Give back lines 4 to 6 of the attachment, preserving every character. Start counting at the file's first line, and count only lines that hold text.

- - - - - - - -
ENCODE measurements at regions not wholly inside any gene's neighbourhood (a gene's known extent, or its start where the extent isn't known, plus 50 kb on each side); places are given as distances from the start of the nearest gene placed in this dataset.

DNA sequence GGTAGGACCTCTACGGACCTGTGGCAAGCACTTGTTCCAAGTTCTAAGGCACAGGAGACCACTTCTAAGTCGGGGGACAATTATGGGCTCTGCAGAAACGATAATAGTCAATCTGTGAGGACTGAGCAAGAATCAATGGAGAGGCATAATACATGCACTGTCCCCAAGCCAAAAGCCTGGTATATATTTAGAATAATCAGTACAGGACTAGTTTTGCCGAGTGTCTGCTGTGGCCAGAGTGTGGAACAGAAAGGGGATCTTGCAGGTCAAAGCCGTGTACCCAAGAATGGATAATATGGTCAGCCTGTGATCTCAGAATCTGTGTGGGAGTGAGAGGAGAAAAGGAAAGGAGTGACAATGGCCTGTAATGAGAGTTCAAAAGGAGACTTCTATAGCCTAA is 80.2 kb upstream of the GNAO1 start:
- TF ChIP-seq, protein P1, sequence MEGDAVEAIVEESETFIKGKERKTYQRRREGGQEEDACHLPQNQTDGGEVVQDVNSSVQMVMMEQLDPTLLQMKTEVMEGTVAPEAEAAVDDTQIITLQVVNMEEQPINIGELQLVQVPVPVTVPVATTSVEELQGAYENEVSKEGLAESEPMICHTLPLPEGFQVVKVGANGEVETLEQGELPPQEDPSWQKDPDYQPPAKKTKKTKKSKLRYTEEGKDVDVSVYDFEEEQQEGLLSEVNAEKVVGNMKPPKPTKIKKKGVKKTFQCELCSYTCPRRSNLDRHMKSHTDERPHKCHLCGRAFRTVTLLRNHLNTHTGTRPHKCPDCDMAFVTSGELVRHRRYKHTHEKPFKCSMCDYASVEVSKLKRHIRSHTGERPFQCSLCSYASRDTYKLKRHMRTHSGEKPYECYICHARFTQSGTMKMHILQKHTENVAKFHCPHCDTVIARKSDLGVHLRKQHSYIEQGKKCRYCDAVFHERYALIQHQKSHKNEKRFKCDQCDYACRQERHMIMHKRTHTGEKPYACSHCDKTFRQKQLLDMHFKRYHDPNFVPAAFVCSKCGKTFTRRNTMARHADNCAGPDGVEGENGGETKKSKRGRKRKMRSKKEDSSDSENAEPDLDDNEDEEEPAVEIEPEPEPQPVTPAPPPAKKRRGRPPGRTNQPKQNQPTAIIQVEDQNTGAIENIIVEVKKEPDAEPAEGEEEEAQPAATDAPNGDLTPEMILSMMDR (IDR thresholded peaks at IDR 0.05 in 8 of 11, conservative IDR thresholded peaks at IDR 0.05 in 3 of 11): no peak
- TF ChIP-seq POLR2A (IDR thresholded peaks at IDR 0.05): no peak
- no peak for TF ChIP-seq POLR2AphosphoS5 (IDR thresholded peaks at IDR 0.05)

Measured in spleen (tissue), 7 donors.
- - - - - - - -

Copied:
- TF ChIP-seq POLR2A (IDR thresholded peaks at IDR 0.05): no peak
- no peak for TF ChIP-seq POLR2AphosphoS5 (IDR thresholded peaks at IDR 0.05)

Measured in spleen (tissue), 7 donors.